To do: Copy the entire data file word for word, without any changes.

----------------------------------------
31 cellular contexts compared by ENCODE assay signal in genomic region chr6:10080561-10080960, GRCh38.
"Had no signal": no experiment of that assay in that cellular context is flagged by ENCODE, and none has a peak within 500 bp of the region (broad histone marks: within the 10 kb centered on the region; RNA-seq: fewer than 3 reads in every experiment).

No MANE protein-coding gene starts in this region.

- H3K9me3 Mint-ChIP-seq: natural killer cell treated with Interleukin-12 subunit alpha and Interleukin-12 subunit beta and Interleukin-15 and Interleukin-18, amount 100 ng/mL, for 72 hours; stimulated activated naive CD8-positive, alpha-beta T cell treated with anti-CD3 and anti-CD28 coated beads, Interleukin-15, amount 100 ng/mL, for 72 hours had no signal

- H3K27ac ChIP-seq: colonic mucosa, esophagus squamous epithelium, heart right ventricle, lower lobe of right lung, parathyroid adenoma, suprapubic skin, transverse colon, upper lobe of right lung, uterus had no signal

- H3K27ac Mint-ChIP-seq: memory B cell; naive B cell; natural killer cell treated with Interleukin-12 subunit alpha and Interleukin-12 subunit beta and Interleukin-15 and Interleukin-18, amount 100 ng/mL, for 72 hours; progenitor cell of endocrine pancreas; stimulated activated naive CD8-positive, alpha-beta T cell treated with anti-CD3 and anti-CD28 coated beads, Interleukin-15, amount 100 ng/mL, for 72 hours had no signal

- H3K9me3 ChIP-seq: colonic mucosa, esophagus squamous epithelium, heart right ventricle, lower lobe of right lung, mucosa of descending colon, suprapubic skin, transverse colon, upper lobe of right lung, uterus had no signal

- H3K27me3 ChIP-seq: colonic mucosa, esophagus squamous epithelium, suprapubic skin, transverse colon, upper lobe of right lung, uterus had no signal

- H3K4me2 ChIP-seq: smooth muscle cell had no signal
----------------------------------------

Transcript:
31 cellular contexts compared by ENCODE assay signal in genomic region chr6:10080561-10080960, GRCh38.
"Had no signal": no experiment of that assay in that cellular context is flagged by ENCODE, and none has a peak within 500 bp of the region (broad histone marks: within the 10 kb centered on the region; RNA-seq: fewer than 3 reads in every experiment).

No MANE protein-coding gene starts in this region.

- H3K9me3 Mint-ChIP-seq: natural killer cell treated with Interleukin-12 subunit alpha and Interleukin-12 subunit beta and Interleukin-15 and Interleukin-18, amount 100 ng/mL, for 72 hours; stimulated activated naive CD8-positive, alpha-beta T cell treated with anti-CD3 and anti-CD28 coated beads, Interleukin-15, amount 100 ng/mL, for 72 hours had no signal

- H3K27ac ChIP-seq: colonic mucosa, esophagus squamous epithelium, heart right ventricle, lower lobe of right lung, parathyroid adenoma, suprapubic skin, transverse colon, upper lobe of right lung, uterus had no signal

- H3K27ac Mint-ChIP-seq: memory B cell; naive B cell; natural killer cell treated with Interleukin-12 subunit alpha and Interleukin-12 subunit beta and Interleukin-15 and Interleukin-18, amount 100 ng/mL, for 72 hours; progenitor cell of endocrine pancreas; stimulated activated naive CD8-positive, alpha-beta T cell treated with anti-CD3 and anti-CD28 coated beads, Interleukin-15, amount 100 ng/mL, for 72 hours had no signal

- H3K9me3 ChIP-seq: colonic mucosa, esophagus squamous epithelium, heart right ventricle, lower lobe of right lung, mucosa of descending colon, suprapubic skin, transverse colon, upper lobe of right lung, uterus had no signal

- H3K27me3 ChIP-seq: colonic mucosa, esophagus squamous epithelium, suprapubic skin, transverse colon, upper lobe of right lung, uterus had no signal

- H3K4me2 ChIP-seq: smooth muscle cell had no signal